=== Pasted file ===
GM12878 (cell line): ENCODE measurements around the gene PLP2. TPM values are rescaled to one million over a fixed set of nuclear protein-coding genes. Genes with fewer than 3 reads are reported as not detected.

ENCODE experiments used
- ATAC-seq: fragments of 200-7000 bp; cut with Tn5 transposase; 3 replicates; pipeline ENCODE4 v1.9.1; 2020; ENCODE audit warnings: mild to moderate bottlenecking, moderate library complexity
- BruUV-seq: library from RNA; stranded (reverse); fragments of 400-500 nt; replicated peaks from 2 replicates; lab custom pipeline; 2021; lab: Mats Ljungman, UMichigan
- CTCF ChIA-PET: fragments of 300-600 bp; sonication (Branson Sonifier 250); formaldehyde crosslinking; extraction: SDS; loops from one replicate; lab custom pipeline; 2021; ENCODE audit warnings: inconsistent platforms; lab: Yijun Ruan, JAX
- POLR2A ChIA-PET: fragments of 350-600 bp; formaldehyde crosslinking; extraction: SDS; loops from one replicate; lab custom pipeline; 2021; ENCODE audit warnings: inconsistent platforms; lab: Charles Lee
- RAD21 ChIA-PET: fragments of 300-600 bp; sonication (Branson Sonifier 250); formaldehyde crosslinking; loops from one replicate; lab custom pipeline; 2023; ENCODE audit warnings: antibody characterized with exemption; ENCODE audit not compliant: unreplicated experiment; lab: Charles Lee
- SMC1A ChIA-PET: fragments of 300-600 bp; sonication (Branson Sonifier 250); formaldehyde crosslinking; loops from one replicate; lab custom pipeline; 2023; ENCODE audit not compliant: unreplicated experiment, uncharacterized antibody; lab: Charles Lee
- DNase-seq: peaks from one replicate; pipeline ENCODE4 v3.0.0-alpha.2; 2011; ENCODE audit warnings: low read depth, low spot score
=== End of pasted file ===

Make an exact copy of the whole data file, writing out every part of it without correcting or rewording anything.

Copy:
GM12878 (cell line): ENCODE measurements around the gene PLP2. TPM values are rescaled to one million over a fixed set of nuclear protein-coding genes. Genes with fewer than 3 reads are reported as not detected.

ENCODE experiments used
- ATAC-seq: fragments of 200-7000 bp; cut with Tn5 transposase; 3 replicates; pipeline ENCODE4 v1.9.1; 2020; ENCODE audit warnings: mild to moderate bottlenecking, moderate library complexity
- BruUV-seq: library from RNA; stranded (reverse); fragments of 400-500 nt; replicated peaks from 2 replicates; lab custom pipeline; 2021; lab: Mats Ljungman, UMichigan
- CTCF ChIA-PET: fragments of 300-600 bp; sonication (Branson Sonifier 250); formaldehyde crosslinking; extraction: SDS; loops from one replicate; lab custom pipeline; 2021; ENCODE audit warnings: inconsistent platforms; lab: Yijun Ruan, JAX
- POLR2A ChIA-PET: fragments of 350-600 bp; formaldehyde crosslinking; extraction: SDS; loops from one replicate; lab custom pipeline; 2021; ENCODE audit warnings: inconsistent platforms; lab: Charles Lee
- RAD21 ChIA-PET: fragments of 300-600 bp; sonication (Branson Sonifier 250); formaldehyde crosslinking; loops from one replicate; lab custom pipeline; 2023; ENCODE audit warnings: antibody characterized with exemption; ENCODE audit not compliant: unreplicated experiment; lab: Charles Lee
- SMC1A ChIA-PET: fragments of 300-600 bp; sonication (Branson Sonifier 250); formaldehyde crosslinking; loops from one replicate; lab custom pipeline; 2023; ENCODE audit not compliant: unreplicated experiment, uncharacterized antibody; lab: Charles Lee
- DNase-seq: peaks from one replicate; pipeline ENCODE4 v3.0.0-alpha.2; 2011; ENCODE audit warnings: low read depth, low spot score